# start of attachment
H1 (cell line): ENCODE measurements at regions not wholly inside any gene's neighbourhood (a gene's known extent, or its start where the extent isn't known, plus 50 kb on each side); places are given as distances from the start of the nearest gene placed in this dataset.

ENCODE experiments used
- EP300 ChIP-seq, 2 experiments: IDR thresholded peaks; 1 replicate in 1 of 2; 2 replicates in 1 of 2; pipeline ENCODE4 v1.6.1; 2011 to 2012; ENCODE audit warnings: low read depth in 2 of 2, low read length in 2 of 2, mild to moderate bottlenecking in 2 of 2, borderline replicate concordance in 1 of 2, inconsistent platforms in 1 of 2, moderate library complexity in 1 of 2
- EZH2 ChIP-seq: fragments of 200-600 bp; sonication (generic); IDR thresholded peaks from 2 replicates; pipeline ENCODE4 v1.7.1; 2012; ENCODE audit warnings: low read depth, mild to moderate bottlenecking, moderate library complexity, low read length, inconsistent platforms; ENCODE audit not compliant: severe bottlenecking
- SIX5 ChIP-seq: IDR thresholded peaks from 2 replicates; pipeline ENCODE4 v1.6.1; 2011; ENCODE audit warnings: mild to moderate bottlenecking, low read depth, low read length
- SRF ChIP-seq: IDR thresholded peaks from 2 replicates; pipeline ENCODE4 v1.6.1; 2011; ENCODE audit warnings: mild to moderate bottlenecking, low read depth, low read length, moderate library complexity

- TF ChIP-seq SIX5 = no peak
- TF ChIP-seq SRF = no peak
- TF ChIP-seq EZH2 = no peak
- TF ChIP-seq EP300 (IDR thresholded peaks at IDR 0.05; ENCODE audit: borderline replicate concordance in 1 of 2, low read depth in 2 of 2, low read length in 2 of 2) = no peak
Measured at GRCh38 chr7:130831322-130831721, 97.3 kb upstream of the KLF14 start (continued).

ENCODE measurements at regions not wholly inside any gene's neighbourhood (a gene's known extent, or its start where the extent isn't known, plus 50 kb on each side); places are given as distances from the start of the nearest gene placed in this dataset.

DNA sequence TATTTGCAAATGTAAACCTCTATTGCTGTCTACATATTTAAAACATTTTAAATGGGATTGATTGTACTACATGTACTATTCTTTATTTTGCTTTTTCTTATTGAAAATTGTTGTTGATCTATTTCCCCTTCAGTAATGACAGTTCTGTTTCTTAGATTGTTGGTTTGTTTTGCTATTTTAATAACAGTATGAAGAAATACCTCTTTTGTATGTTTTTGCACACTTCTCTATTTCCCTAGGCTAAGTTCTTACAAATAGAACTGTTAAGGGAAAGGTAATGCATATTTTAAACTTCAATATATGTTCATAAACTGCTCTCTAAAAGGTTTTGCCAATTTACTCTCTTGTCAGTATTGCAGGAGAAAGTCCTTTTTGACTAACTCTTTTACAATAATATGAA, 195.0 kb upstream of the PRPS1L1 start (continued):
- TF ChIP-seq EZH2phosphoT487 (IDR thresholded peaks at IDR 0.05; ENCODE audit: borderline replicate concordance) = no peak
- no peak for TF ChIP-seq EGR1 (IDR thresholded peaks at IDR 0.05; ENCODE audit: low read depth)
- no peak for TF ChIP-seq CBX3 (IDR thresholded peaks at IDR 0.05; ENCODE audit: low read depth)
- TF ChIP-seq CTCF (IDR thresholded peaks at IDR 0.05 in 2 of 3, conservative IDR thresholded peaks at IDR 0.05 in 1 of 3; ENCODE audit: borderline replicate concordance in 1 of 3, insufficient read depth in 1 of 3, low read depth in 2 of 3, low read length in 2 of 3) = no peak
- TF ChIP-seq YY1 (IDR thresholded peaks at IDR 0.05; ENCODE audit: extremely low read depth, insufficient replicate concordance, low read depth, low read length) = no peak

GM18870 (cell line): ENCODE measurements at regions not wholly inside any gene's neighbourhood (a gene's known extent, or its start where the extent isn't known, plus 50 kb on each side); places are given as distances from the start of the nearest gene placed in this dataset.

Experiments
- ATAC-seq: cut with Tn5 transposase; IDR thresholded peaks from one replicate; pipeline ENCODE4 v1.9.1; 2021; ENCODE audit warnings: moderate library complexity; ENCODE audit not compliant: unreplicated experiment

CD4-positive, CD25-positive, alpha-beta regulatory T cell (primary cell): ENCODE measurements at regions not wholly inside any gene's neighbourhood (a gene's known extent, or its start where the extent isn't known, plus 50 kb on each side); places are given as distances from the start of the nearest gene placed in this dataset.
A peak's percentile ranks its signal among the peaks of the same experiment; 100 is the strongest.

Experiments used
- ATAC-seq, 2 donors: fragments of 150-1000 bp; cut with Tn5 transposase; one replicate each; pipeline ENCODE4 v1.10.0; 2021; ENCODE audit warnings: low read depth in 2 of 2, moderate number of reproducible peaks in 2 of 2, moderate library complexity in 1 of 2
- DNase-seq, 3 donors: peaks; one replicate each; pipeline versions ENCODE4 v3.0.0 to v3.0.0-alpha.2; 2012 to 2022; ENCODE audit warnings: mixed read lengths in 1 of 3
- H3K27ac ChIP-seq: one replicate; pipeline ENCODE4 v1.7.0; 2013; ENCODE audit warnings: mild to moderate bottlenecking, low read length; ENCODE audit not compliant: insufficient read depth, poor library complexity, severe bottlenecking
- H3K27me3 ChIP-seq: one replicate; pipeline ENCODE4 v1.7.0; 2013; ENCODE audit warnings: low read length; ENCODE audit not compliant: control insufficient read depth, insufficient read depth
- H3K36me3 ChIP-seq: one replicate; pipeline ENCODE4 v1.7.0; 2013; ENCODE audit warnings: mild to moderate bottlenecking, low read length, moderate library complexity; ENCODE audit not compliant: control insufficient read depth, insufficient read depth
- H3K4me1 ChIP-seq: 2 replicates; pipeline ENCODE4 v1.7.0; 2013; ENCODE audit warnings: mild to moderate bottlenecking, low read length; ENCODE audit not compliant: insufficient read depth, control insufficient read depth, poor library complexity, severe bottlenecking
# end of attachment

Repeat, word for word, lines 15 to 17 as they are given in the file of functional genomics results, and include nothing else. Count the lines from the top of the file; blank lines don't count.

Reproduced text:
- no peak for TF ChIP-seq EGR1 (IDR thresholded peaks at IDR 0.05; ENCODE audit: low read depth)
- no peak for TF ChIP-seq CBX3 (IDR thresholded peaks at IDR 0.05; ENCODE audit: low read depth)
- TF ChIP-seq CTCF (IDR thresholded peaks at IDR 0.05 in 2 of 3, conservative IDR thresholded peaks at IDR 0.05 in 1 of 3; ENCODE audit: borderline replicate concordance in 1 of 3, insufficient read depth in 1 of 3, low read depth in 2 of 3, low read length in 2 of 3) = no peak